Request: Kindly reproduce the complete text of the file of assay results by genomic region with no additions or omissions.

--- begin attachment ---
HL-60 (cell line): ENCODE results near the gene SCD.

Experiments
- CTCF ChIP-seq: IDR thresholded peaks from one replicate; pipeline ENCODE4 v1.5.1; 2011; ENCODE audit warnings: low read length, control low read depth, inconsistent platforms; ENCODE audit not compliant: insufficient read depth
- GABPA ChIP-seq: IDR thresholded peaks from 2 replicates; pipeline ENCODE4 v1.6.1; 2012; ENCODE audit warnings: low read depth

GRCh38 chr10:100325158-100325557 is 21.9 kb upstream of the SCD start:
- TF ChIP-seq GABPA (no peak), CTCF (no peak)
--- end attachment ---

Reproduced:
HL-60 (cell line): ENCODE results near the gene SCD.

Experiments
- CTCF ChIP-seq: IDR thresholded peaks from one replicate; pipeline ENCODE4 v1.5.1; 2011; ENCODE audit warnings: low read length, control low read depth, inconsistent platforms; ENCODE audit not compliant: insufficient read depth
- GABPA ChIP-seq: IDR thresholded peaks from 2 replicates; pipeline ENCODE4 v1.6.1; 2012; ENCODE audit warnings: low read depth

GRCh38 chr10:100325158-100325557 is 21.9 kb upstream of the SCD start:
- TF ChIP-seq GABPA (no peak), CTCF (no peak)